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Old Valmeyer Farms
30 Apr 2014
Published To
Description

The story of Valmeyer’s experience with the Great Flood of 1993 was primarily framed by national news as that of a large-scale community relocation. However, in focusing on the Federal Emergency Management Agency’s assistance with moving Valmeyer to the top of the nearby bluffs, the national narrative ignored those who decided to stay in the flood-ravaged community of Old Valmeyer. Homes that were less than 50 percent damaged were allowed to be repaired, according to federal ruling, although the cost of repairs could not exceed half the home’s original value. Homes ruled to be more than 50 percent damaged were condemned, and no new homes are allowed to be built on the flood plain. Because of the extent of the flooding—approximately 90 percent of the village’s buildings were ruled irreparably damaged—few residents qualified to remain in Old Valmeyer even if they wanted to. However, approximately 20 to 24 homes remain occupied in Old Valmeyer today.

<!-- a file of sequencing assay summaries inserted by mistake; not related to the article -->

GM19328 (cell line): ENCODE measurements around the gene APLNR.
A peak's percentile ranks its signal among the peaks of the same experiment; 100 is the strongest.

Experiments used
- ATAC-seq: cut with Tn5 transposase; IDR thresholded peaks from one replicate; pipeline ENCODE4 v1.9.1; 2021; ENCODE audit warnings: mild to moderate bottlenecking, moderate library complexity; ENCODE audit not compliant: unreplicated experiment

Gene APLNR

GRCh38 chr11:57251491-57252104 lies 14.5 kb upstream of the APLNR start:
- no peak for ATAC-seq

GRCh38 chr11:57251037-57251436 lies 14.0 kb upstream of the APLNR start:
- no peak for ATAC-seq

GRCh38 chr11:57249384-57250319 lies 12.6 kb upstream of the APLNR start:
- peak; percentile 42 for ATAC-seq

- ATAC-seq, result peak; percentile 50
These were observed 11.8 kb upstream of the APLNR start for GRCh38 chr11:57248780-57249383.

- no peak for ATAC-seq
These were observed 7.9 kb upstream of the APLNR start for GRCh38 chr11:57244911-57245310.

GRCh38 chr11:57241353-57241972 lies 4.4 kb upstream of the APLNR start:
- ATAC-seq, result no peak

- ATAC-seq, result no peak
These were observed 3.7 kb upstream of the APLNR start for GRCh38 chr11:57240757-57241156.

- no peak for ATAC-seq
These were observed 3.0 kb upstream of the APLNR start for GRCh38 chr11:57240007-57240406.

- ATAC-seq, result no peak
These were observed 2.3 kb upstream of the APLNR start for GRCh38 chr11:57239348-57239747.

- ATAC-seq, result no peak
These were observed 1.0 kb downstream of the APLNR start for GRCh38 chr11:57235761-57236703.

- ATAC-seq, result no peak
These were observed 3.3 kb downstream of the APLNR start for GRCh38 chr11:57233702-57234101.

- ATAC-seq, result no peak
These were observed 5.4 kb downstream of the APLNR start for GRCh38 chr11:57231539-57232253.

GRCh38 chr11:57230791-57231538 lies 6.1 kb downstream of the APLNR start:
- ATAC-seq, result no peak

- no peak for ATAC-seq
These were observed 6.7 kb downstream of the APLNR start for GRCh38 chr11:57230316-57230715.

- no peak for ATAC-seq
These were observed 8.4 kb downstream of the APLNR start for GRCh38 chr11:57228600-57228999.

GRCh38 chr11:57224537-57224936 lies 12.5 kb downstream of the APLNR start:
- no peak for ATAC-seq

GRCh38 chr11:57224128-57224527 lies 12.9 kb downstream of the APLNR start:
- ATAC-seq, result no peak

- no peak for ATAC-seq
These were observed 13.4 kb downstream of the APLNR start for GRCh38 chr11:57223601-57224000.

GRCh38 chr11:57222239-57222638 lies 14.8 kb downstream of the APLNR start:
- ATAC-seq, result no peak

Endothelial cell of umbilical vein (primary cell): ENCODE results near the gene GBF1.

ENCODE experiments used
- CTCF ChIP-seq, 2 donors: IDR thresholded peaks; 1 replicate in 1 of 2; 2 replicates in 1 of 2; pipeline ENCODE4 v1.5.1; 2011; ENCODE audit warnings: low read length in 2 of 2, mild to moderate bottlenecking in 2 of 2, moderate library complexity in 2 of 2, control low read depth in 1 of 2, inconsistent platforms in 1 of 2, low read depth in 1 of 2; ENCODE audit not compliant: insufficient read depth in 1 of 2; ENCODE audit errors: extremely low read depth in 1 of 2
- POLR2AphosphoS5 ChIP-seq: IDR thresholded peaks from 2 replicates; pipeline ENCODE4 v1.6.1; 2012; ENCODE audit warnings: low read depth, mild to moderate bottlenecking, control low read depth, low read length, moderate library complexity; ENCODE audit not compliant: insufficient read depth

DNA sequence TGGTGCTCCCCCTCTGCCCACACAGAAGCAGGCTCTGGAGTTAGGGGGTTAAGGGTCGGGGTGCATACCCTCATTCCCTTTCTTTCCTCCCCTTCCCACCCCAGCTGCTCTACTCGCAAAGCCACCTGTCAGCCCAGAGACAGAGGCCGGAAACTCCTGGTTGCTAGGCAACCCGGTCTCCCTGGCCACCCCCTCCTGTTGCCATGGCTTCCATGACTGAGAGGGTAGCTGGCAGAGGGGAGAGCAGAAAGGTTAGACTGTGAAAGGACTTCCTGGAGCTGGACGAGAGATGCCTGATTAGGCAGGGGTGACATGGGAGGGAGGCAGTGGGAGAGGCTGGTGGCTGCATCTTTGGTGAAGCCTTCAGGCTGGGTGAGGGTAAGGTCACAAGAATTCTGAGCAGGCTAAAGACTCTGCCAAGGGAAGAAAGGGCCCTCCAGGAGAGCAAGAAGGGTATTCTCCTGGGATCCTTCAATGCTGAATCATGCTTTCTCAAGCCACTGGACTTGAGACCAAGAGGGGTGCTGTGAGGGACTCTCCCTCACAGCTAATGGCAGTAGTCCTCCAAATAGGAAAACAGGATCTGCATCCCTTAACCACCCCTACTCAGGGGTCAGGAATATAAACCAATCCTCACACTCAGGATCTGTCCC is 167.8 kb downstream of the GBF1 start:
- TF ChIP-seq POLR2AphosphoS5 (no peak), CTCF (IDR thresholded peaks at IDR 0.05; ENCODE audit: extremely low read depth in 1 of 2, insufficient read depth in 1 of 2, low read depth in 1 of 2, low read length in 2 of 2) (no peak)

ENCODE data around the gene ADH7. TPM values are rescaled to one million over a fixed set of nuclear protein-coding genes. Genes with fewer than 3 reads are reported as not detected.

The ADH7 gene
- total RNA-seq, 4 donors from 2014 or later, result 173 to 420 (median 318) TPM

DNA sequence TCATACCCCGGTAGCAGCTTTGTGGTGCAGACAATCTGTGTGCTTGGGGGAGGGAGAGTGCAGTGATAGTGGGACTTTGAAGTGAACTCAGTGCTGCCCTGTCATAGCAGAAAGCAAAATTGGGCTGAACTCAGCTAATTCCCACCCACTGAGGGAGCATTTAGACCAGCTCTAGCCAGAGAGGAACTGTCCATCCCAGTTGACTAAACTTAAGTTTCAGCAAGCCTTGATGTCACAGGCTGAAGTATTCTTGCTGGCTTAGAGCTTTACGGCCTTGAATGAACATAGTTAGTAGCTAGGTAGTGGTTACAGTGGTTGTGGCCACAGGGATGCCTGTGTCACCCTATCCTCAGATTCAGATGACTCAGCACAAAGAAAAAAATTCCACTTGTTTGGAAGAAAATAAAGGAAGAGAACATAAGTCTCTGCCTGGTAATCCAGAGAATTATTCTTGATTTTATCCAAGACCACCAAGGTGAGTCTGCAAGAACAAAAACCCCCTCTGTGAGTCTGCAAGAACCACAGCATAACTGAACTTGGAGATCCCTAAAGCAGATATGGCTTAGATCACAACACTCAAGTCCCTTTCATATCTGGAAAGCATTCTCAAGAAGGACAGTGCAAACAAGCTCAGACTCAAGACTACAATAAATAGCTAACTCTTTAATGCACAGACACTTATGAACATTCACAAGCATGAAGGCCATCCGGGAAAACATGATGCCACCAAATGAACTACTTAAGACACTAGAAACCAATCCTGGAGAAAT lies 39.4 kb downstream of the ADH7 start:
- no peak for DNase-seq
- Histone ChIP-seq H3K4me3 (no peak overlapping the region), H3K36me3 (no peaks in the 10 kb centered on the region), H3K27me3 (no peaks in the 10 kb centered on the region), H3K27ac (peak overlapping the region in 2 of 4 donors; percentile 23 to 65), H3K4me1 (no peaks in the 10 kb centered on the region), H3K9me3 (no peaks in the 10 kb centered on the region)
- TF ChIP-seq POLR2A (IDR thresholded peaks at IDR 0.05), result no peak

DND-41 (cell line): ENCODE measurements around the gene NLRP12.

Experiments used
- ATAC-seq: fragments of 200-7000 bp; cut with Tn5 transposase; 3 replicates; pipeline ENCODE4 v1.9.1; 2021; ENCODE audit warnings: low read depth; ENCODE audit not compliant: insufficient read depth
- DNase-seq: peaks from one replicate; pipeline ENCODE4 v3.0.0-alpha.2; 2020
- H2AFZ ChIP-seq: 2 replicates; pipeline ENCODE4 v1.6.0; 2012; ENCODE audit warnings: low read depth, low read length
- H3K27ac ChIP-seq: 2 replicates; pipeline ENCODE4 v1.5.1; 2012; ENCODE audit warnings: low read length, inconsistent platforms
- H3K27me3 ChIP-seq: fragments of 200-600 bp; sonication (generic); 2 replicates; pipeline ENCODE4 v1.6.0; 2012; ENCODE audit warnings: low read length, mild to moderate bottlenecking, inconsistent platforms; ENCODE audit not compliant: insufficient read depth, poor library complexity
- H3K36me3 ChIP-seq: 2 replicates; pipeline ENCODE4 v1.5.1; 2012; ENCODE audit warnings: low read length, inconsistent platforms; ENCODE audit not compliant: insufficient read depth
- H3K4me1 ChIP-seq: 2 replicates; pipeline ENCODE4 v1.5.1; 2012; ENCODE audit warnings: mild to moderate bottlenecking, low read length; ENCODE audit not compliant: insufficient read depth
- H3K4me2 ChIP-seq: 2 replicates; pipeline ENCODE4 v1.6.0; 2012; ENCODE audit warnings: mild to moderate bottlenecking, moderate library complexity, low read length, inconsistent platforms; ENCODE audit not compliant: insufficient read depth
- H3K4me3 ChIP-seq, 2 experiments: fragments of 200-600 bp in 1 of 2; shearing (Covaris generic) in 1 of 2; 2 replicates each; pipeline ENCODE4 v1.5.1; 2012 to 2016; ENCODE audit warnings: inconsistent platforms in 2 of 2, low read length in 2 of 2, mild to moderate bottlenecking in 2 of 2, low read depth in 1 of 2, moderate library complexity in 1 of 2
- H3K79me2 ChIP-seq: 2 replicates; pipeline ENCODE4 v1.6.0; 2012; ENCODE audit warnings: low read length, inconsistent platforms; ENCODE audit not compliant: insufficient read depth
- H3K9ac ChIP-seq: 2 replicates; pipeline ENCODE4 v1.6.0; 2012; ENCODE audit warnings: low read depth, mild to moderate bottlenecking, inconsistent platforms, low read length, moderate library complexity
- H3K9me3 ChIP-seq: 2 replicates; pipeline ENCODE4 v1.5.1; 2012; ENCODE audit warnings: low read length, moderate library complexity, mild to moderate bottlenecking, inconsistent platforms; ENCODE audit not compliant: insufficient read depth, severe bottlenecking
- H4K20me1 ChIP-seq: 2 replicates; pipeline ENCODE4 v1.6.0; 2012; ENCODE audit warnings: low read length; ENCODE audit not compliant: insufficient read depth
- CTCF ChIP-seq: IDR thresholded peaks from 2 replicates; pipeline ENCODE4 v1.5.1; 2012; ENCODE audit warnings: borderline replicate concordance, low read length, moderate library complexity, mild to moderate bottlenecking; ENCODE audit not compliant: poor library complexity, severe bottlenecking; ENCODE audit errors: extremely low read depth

The individuals remaining in Old Valmeyer stay at their own risk; since 2007, FEMA has been warning residents that five metro east levees don’t measure up to federal strength standards. According to St. Louis Today, funding for the levees’ repairs has been “in flux and plans have been complicated over scheduling disagreements,” leaving Old Valmeyer’s residents susceptible to flooding due to a levee break, as was experienced in 1993. Additionally, choosing to remain in the flood plain subjects citizens to extraordinarily high flood insurance costs; flood insurance is required for anyone who lives in a flood plain and has a federally backed mortgage. In order to get a loan to repair her home from flood damage, Susan Schillinger, a remaining resident of Old Valmeyer, was told she had to carry $187,000 worth of flood insurance, which cost her almost $7,000 in addition to over $650 annually in premiums.

However, the residents of Old Valmeyer see their sacrifices and potential risk as worthwhile due to their strong connections to their family properties, many of which are farms that have been passed down for generations. While confident for the most part that a flood the magnitude of 1993’s will not hit Valmeyer again in the near future, Old Valmeyer’s residents are comforted by the knowledge that if flooding is an issue again, the residents of New Valmeyer will be there to help them. Village Clerk Laurie Brown agrees that the village would “work to protect the people in Old Valmeyer as they did before the 1993 flood”; despite two miles and a 400-foot difference in elevation, the people of Old Valmeyer are considered “part of the village.”

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